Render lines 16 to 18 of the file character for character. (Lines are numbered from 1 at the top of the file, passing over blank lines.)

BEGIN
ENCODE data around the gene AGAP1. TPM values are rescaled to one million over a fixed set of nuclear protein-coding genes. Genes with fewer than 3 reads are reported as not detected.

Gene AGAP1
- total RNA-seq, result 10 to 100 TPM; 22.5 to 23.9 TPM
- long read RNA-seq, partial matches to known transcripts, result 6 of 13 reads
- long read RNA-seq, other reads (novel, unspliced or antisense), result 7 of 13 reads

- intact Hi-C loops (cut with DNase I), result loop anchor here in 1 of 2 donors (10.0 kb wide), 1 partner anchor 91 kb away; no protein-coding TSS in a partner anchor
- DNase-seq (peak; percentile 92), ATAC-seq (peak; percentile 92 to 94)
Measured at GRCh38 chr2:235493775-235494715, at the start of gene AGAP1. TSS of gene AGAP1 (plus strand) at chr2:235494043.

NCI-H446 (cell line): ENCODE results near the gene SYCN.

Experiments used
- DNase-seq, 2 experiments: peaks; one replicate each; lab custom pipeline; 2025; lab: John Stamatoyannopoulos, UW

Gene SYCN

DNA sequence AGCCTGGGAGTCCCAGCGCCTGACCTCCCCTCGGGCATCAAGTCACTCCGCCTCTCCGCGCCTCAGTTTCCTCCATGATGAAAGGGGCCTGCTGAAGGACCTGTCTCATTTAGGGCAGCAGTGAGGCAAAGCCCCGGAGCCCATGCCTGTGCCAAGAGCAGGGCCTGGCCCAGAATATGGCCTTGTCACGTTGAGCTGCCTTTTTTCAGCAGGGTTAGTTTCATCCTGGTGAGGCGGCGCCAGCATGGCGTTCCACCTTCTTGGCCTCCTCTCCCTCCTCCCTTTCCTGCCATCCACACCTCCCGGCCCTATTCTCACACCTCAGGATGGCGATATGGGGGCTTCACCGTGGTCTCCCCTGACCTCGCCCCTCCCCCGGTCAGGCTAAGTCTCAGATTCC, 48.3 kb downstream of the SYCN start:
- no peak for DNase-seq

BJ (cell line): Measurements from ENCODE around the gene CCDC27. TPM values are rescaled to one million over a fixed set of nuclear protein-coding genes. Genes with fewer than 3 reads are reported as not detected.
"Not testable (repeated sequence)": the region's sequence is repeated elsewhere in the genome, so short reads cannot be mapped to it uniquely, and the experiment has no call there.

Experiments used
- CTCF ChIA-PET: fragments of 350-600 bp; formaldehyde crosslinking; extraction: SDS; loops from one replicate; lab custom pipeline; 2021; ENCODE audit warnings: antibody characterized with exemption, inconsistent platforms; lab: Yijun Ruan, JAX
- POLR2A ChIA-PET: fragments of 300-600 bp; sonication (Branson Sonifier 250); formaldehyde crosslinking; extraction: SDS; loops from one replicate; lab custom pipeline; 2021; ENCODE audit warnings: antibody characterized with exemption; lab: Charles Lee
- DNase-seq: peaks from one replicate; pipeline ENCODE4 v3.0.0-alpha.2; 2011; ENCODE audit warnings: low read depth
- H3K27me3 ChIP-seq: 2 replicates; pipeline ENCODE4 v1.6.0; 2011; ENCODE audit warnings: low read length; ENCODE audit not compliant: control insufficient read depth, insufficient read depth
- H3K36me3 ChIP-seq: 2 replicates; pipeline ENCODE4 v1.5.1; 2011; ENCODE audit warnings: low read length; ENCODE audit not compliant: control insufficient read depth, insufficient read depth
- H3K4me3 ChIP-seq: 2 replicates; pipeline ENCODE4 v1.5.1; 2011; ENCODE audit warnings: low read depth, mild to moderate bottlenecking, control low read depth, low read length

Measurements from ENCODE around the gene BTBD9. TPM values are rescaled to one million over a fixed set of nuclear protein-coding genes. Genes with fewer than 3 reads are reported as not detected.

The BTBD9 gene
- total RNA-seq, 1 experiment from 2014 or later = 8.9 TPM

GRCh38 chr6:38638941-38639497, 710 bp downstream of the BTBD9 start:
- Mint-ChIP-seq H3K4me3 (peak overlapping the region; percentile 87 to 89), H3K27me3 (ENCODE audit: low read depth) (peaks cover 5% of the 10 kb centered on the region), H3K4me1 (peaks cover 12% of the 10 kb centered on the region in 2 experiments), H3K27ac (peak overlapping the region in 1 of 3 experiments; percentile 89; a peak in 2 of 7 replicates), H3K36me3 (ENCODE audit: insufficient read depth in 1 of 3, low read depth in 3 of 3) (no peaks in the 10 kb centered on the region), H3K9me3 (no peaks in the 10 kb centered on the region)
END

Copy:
"Not testable (repeated sequence)": the region's sequence is repeated elsewhere in the genome, so short reads cannot be mapped to it uniquely, and the experiment has no call there.

Experiments used
- CTCF ChIA-PET: fragments of 350-600 bp; formaldehyde crosslinking; extraction: SDS; loops from one replicate; lab custom pipeline; 2021; ENCODE audit warnings: antibody characterized with exemption, inconsistent platforms; lab: Yijun Ruan, JAX